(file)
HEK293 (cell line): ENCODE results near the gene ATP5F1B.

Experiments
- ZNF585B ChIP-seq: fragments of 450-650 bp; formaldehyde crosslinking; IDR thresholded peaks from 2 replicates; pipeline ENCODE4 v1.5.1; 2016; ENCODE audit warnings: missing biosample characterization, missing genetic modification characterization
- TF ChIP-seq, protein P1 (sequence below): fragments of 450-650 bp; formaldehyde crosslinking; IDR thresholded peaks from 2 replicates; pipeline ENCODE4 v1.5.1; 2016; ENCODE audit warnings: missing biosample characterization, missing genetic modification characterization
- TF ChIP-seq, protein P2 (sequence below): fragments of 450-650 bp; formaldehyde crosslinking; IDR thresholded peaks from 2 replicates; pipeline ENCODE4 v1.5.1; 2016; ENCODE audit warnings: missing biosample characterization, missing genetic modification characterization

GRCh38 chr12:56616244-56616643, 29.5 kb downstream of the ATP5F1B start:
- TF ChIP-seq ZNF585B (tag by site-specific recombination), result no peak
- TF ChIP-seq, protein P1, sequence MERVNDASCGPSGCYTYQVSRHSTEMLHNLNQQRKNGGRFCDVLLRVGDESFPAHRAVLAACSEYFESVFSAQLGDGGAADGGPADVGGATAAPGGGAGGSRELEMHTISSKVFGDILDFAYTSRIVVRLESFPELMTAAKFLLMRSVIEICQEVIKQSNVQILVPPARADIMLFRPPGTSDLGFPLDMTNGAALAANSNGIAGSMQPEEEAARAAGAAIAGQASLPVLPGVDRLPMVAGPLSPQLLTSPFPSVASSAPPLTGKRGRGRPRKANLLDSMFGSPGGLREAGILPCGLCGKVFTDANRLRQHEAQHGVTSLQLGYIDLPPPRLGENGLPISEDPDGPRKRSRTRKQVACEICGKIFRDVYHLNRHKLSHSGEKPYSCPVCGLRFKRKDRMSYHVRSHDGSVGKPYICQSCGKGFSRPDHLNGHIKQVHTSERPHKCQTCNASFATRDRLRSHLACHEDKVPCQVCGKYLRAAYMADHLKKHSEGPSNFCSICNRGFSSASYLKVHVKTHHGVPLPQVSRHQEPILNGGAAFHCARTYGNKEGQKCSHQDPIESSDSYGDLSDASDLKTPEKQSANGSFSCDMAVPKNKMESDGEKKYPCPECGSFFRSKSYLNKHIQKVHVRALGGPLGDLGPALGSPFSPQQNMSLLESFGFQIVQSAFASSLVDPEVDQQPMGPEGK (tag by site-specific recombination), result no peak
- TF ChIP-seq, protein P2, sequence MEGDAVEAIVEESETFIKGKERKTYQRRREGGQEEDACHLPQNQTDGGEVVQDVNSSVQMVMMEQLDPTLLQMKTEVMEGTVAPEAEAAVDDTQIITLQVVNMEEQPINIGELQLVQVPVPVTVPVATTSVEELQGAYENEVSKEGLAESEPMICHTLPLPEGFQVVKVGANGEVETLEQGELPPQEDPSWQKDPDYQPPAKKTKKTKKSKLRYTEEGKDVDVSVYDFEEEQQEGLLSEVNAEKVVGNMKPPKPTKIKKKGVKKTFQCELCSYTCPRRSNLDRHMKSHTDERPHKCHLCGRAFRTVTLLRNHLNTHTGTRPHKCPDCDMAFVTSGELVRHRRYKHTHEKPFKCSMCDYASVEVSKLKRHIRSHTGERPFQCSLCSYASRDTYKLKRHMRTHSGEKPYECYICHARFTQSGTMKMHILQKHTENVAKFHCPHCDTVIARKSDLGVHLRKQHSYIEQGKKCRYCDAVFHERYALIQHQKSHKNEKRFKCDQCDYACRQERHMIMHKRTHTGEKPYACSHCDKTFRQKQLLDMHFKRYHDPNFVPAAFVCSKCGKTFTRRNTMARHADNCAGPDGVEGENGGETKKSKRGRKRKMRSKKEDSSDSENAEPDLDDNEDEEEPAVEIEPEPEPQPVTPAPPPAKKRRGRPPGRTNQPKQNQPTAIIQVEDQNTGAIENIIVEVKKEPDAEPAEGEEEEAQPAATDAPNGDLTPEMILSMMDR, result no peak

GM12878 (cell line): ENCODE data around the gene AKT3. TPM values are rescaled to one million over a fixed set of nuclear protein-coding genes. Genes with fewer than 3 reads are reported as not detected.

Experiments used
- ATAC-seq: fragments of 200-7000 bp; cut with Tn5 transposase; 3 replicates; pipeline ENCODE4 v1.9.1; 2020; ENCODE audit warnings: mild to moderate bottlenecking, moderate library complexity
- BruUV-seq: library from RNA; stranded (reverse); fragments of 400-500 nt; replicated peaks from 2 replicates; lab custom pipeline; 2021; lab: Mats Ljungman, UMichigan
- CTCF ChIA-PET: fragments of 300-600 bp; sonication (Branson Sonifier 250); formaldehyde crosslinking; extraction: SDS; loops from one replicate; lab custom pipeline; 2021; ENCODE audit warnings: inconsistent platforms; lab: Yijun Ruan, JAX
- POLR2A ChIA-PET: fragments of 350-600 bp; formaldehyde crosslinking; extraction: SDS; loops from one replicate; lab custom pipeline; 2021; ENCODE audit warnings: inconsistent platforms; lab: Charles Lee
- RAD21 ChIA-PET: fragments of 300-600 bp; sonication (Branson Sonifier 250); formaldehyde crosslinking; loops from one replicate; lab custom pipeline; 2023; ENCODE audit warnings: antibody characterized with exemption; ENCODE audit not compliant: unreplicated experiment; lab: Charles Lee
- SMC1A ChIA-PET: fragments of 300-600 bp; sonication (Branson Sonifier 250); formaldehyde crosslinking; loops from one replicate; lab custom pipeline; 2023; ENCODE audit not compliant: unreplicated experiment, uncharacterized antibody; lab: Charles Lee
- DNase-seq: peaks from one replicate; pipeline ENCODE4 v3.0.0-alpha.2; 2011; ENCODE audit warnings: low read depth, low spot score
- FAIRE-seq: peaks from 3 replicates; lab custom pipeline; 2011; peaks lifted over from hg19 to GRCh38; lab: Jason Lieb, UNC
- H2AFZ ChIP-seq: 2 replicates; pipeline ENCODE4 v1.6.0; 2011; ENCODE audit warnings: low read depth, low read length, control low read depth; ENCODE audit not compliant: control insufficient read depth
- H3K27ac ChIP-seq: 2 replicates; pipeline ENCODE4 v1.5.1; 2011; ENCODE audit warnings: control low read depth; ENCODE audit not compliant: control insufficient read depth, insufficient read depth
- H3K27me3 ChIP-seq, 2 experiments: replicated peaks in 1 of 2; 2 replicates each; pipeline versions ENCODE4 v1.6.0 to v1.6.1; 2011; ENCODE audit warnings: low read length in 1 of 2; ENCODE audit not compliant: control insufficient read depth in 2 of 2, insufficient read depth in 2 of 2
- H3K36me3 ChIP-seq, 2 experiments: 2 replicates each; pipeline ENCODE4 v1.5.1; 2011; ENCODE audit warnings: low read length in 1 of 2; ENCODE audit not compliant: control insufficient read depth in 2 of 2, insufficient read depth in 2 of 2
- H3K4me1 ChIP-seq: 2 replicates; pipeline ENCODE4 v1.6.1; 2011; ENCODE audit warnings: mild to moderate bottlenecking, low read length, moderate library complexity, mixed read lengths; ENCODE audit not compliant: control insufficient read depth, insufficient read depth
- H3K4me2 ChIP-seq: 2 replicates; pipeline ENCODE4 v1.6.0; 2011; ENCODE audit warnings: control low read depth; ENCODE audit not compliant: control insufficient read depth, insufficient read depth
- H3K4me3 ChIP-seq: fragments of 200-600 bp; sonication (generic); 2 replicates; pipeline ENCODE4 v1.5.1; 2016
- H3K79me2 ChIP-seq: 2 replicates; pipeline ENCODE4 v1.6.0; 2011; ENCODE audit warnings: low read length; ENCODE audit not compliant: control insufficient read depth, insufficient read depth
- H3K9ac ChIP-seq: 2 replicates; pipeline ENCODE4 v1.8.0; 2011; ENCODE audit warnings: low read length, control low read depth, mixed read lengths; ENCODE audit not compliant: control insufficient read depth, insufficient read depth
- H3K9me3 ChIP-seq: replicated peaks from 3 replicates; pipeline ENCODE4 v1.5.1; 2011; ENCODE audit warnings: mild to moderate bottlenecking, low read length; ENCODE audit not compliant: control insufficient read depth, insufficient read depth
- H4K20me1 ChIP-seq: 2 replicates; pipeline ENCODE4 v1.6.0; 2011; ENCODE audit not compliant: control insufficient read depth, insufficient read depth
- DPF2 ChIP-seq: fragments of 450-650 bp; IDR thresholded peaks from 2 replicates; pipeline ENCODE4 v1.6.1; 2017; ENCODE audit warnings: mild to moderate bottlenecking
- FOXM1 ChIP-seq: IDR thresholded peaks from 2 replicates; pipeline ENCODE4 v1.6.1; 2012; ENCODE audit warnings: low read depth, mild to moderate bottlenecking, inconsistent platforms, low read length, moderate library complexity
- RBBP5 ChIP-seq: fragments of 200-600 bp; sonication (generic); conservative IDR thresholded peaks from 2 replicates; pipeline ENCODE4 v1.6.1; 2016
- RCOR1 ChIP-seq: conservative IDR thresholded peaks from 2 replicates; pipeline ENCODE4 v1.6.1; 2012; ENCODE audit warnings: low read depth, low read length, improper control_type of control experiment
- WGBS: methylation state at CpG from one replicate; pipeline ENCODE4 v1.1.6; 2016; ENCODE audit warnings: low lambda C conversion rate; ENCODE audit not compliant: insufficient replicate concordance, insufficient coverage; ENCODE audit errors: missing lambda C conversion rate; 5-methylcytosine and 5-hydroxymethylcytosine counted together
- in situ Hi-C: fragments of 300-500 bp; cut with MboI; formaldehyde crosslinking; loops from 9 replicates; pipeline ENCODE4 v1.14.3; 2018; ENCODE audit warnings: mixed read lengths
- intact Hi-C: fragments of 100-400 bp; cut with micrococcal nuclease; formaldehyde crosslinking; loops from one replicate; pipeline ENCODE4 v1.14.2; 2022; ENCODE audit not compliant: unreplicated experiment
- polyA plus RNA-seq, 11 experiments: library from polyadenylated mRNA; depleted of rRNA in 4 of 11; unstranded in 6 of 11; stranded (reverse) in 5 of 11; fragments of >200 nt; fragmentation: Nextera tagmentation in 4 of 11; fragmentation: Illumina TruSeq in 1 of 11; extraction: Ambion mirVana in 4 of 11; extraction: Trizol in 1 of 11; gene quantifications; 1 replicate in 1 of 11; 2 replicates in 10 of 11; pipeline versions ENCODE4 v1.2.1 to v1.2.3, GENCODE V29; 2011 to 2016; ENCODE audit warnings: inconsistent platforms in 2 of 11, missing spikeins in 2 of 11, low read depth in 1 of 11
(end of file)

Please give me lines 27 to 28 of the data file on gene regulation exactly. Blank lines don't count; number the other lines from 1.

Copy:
- H3K79me2 ChIP-seq: 2 replicates; pipeline ENCODE4 v1.6.0; 2011; ENCODE audit warnings: low read length; ENCODE audit not compliant: control insufficient read depth, insufficient read depth
- H3K9ac ChIP-seq: 2 replicates; pipeline ENCODE4 v1.8.0; 2011; ENCODE audit warnings: low read length, control low read depth, mixed read lengths; ENCODE audit not compliant: control insufficient read depth, insufficient read depth